Grendel and Grendel’s Mother in Beowulf

An illustration of Grendel's mother by J.R. Sk...

An illustration of Grendel’s mother by J.R. Skelton from Stories of Beowulf (1908) described as a “water witch” trying to stab Beowulf. (Photo credit: Wikipedia)

Consider the characters of Grendel and his mother.  Neither one of them are simply “monsters” and nothing more.  Grendel’s postion as an outcast and his feelings of loneliness, isolation and resentment make him very human indeed.  (If you’ve ever read Frankenstein, you will immediately see a strong resemblance between Grendel and the creature in Mary Shelley’s great novel.  Grendel and the creature also share in common the fact that they are the only ones of their kind.)  Grendel’s mother reacts in exactly the same way that any human mother would react when her children are threatened or harmed.  All of this makes for a good discussion topic.

As the main antagonists in the story, Grendel and his mother embody evil. Their demonization is attributed to Christianity and their old ancestor Cain. God “took vengeance” on Cain by casting him out of his kingdom for killing Abel (108). “Far from mankind God drove him [Grendel] out for his deed shame! From Cain came down all kinds misbegotten – orges and elves and evil shades – as also the Giants, who joined in long wars with God. He gave them their reward” (109 – 113). As descendants of Cain, Grendel and his mother are portrayed as formidable monsters and antagonists. Even though Grendel’s mother is a woman, she is presented as a “mortal foe” who Beawulf “was not sorry to be fighting” (1537-1538), and therefore an equal to a man. Unlike Grendel, Grendel’s mother is more humanized as an antagonist. Her anger is attributed to what Beowulf has done to her son. “She was down on this guest of hers and had drawn her knife, broad, burnished of edge; for her boy was to be avenged, her only son” (1545 –1546). Therefore, Grendel’s mother is presented as an antagonist who reacts in exactly the same way that any human mother would react when her child is threatened or harmed.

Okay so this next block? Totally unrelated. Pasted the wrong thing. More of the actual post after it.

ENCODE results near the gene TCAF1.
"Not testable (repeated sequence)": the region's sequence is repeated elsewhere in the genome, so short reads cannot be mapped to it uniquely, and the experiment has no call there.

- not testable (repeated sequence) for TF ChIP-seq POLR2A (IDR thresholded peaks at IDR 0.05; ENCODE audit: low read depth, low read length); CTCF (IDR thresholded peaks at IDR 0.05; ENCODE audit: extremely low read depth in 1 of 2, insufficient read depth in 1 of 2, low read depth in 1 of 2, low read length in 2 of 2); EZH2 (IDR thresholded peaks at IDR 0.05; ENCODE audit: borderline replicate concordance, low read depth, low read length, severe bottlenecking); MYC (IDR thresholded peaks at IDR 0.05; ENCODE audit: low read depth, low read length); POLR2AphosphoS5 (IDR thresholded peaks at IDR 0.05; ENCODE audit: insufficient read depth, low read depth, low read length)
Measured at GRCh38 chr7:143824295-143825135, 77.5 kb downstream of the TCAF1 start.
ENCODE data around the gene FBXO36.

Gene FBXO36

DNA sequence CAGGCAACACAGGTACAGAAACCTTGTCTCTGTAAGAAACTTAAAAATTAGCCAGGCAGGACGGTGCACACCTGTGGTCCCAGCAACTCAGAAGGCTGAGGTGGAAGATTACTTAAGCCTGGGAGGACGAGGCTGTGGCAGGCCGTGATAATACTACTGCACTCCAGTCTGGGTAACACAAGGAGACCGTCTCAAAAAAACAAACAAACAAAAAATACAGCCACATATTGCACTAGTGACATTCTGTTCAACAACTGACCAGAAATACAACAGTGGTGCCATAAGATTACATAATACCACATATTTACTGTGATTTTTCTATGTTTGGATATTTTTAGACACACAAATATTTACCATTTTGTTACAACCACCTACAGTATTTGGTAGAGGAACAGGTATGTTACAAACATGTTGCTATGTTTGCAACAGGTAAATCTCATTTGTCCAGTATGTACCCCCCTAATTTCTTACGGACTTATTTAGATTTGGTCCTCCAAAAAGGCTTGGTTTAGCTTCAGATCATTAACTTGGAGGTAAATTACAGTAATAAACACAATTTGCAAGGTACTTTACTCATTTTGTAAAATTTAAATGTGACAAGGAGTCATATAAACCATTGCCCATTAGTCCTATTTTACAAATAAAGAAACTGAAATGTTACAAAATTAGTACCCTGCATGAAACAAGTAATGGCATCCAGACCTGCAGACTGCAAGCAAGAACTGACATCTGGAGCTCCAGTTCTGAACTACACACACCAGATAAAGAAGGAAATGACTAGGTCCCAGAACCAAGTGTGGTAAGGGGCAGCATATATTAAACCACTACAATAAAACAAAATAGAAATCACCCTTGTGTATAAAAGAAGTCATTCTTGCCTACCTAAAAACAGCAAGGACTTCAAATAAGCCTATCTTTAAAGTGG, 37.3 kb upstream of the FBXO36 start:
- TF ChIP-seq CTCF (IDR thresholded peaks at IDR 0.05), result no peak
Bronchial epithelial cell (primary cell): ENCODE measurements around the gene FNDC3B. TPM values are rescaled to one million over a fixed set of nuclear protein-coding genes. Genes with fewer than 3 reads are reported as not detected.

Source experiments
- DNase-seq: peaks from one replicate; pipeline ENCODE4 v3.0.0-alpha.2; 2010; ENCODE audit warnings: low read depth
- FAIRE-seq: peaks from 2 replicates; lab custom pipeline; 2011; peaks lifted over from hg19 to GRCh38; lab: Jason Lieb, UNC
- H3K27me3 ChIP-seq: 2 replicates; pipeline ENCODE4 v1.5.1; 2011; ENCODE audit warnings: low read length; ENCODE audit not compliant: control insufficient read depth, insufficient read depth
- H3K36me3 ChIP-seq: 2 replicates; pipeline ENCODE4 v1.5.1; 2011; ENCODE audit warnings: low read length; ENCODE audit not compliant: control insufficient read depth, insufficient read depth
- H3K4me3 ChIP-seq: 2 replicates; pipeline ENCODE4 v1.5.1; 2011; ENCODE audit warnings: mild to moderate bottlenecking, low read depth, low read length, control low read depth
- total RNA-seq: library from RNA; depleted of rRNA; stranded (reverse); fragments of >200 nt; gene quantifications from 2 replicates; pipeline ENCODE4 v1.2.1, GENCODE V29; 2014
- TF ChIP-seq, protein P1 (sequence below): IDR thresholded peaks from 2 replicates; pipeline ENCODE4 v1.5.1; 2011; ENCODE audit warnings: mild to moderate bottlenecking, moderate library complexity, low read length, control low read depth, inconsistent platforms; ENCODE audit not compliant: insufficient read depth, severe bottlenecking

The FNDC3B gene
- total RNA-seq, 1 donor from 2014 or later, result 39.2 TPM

Anonymous.  Beowulf: A Verse Translation.  Translated by Michael Alexander.  New York: Penguin Books, 2003.  Print.

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